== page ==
Base excision repair (BER) and nucleotide excision repair (NER) are two DNA repair pathways that, like other DNA repair pathways except for direct reversal of DNA damage, involve sequential activities of multiple repair proteins. The two DNA repair pathways have been studied for more than four decades, and this investigation has elucidated their crucial roles in maintaining genomic integrity particularly in response to exposure to environmental genotoxicants, including ultraviolet light, cigarette smoke carcinogens, and reactive oxygen species. This chapter will introduce the history and the concepts of DNA excision repair, discuss types of DNA damage processed by BER and NER, and describe the repair mechanisms. The detailed steps in these repair pathways in cells are complex, and they require the coordination of the enzymatic reactions. Recent evidence indicates that DNA damage and excision repair proteins are key signal transducers and play critical roles for DNA damage responses and communications between nuclei and mitochondria. Precise knowledge of BER and NER reactions should help us understand their functions to preserve normal physiology, which in turn should improve our understanding of how defects in these pathways contribute to human disease, with the particular emphasis on cancer.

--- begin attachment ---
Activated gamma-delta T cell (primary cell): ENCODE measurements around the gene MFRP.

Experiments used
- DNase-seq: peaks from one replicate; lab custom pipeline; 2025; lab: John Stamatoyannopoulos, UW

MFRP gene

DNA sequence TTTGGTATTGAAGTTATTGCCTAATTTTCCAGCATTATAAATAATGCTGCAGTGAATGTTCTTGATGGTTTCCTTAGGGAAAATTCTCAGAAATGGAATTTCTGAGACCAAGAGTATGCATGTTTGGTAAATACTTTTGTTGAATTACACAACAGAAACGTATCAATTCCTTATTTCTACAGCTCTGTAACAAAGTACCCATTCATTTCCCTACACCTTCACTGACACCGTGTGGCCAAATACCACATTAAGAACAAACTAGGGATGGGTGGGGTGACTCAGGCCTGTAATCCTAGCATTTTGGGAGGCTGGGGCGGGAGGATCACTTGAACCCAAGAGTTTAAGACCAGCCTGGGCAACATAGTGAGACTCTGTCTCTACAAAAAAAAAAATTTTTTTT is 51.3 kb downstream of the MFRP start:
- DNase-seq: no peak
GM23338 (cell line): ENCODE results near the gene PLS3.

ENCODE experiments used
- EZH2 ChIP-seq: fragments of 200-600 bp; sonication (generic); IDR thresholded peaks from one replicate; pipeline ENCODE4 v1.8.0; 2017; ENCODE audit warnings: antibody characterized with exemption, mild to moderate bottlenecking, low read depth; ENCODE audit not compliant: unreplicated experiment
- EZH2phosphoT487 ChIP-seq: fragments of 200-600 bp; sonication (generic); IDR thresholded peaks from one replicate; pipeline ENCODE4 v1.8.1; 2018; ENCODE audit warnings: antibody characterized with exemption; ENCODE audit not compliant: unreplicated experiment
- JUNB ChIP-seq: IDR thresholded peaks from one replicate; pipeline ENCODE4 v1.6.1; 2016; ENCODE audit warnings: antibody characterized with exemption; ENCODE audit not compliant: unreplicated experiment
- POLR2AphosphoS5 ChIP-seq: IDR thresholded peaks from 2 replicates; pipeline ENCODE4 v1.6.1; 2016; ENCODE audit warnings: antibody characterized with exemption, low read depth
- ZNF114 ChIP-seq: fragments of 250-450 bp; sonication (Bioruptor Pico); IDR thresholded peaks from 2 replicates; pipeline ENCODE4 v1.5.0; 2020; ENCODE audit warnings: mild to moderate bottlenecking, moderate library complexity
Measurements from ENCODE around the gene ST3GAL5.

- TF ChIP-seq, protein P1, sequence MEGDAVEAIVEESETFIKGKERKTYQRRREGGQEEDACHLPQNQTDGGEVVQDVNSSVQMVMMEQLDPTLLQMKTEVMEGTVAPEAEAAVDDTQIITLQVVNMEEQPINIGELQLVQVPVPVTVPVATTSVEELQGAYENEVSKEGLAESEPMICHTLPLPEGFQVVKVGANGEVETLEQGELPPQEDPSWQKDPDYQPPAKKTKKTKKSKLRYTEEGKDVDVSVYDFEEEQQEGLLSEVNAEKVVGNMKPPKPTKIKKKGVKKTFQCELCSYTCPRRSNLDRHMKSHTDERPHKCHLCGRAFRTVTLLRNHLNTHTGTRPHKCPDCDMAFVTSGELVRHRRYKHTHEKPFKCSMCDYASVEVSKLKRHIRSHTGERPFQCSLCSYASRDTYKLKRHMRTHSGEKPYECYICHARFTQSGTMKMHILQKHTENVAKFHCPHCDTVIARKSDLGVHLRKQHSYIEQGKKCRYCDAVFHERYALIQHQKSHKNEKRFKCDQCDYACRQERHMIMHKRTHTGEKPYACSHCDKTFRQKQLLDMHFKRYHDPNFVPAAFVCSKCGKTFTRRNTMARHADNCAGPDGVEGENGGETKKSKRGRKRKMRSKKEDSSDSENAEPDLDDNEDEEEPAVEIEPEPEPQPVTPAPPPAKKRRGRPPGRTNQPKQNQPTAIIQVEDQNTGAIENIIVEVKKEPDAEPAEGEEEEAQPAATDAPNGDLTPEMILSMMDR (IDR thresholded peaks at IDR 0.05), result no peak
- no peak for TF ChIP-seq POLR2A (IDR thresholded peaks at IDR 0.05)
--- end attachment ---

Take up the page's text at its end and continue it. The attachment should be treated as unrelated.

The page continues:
|Title of host publication||Genome Stability|
|Subtitle of host publication||From Virus to Human Application|
|Number of pages||30|
|State||Published - Jan 1 2021|
Bibliographical notePublisher Copyright:
© 2021 Elsevier Inc. All rights reserved.
- Base excision repair
- DNA damage
- Human disease
- Nucleotide excision repair
ASJC Scopus subject areas
- Biochemistry, Genetics and Molecular Biology (all)